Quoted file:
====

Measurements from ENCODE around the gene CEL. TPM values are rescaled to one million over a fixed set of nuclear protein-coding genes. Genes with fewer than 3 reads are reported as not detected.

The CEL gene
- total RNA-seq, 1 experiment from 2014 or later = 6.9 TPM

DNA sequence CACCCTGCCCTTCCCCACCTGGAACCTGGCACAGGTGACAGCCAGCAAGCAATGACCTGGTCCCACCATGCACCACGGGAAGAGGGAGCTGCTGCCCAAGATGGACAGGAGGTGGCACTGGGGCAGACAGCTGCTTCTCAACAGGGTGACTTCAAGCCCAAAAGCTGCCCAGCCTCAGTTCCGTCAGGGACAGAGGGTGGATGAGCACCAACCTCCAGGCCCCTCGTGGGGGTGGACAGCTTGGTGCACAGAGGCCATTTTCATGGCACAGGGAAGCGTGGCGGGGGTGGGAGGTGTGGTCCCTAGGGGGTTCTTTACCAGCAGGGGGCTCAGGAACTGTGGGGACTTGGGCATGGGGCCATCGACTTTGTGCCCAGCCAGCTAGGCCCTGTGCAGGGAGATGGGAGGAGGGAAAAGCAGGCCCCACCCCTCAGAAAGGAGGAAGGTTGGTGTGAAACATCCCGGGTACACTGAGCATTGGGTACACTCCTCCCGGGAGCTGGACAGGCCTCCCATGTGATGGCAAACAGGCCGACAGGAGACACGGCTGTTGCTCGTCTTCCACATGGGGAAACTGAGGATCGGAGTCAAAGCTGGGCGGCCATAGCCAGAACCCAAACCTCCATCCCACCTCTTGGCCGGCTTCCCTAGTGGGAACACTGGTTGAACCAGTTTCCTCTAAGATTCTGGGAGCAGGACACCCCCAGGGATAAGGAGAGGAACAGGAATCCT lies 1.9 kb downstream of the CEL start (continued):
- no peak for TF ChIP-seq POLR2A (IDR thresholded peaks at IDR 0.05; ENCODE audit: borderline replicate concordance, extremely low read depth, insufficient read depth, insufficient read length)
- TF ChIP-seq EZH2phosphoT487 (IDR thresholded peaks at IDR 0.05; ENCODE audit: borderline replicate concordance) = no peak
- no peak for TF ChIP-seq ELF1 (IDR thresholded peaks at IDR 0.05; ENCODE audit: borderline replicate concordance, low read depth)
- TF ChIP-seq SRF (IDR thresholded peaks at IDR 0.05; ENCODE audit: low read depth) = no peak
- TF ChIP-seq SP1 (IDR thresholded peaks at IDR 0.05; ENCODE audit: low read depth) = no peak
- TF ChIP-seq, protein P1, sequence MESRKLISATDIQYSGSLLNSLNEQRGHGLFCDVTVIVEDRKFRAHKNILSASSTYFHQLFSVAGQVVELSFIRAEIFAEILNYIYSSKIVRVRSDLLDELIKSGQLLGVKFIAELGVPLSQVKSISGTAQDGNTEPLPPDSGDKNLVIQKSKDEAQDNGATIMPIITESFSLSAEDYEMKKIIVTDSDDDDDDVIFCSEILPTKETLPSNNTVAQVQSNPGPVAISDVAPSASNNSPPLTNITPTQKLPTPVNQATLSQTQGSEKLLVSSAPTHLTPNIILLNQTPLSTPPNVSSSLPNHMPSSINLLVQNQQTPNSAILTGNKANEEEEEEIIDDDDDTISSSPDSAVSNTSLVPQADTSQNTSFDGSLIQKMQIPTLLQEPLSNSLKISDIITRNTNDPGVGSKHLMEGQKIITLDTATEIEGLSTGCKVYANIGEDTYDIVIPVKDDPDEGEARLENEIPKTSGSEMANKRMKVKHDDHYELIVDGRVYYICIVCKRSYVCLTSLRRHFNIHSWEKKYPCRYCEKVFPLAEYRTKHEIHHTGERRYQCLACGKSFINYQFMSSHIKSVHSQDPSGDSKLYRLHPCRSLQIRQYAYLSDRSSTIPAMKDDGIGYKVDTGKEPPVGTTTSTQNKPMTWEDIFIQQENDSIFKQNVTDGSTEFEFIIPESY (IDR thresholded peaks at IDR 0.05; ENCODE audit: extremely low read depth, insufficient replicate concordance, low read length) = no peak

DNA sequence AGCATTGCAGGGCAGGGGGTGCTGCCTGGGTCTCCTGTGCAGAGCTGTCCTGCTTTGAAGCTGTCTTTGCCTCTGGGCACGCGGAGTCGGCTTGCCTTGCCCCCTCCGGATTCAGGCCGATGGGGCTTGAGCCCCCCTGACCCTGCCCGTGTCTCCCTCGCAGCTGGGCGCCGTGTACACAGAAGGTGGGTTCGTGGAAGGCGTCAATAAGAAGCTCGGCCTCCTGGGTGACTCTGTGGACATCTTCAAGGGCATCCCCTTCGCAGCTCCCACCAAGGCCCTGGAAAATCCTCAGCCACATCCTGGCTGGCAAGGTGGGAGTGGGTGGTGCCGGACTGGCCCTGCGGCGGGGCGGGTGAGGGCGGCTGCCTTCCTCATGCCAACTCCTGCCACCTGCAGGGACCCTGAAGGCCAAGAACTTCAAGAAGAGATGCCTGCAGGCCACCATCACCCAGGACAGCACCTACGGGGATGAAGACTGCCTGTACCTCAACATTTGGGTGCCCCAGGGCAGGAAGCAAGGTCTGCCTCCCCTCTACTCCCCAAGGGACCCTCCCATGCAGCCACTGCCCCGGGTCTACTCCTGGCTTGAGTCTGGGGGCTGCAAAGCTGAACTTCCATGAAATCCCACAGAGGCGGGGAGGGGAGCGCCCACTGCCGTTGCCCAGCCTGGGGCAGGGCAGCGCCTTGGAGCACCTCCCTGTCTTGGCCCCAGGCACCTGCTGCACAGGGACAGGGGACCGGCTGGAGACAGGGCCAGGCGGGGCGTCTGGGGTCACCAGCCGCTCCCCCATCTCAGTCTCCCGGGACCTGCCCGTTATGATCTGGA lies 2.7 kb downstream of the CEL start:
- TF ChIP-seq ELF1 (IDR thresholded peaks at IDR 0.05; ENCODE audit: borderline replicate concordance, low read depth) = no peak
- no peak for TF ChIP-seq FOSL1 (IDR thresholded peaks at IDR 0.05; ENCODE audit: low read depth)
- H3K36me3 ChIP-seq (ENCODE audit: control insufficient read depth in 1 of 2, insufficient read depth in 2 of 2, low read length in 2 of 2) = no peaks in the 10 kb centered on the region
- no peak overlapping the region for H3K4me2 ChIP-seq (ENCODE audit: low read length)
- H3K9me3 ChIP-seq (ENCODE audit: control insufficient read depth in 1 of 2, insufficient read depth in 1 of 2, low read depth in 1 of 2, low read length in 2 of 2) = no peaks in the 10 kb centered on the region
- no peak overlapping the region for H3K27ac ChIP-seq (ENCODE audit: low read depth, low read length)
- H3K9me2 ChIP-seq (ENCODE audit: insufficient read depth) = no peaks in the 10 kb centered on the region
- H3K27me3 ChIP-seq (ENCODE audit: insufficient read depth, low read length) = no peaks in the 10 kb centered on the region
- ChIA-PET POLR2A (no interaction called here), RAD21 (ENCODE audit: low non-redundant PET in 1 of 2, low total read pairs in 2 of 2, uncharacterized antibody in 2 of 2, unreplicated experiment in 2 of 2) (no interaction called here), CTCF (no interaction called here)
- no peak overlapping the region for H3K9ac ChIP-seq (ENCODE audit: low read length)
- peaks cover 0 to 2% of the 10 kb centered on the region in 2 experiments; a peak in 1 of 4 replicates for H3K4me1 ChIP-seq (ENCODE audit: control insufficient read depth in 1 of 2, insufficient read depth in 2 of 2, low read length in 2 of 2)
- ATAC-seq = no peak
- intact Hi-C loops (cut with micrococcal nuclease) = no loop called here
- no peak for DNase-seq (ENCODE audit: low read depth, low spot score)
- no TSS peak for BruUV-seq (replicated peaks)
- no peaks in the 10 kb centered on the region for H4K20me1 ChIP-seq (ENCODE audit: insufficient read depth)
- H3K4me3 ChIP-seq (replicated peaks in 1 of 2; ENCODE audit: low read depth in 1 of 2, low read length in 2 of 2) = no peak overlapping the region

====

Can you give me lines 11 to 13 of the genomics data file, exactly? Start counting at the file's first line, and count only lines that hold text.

DNA sequence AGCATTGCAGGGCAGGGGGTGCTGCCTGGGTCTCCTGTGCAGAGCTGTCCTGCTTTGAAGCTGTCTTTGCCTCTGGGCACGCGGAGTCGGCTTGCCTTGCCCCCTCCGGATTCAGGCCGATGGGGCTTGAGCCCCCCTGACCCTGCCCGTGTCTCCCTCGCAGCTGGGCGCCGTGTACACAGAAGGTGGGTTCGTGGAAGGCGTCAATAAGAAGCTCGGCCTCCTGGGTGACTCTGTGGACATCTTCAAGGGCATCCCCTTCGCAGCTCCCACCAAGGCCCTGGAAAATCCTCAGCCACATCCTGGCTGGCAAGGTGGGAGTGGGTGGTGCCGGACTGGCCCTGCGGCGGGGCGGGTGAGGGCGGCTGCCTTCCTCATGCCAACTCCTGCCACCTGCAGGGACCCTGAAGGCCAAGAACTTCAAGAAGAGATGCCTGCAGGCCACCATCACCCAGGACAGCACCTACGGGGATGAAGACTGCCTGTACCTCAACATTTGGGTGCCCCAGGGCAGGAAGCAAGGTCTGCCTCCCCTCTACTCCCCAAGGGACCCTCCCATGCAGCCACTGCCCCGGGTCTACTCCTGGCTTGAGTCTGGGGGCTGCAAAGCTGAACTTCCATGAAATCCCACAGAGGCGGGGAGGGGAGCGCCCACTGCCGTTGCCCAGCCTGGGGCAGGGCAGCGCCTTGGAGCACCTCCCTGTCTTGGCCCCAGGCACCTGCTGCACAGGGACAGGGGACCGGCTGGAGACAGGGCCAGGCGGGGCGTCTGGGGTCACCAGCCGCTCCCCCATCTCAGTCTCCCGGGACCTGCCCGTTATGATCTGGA lies 2.7 kb downstream of the CEL start:
- TF ChIP-seq ELF1 (IDR thresholded peaks at IDR 0.05; ENCODE audit: borderline replicate concordance, low read depth) = no peak
- no peak for TF ChIP-seq FOSL1 (IDR thresholded peaks at IDR 0.05; ENCODE audit: low read depth)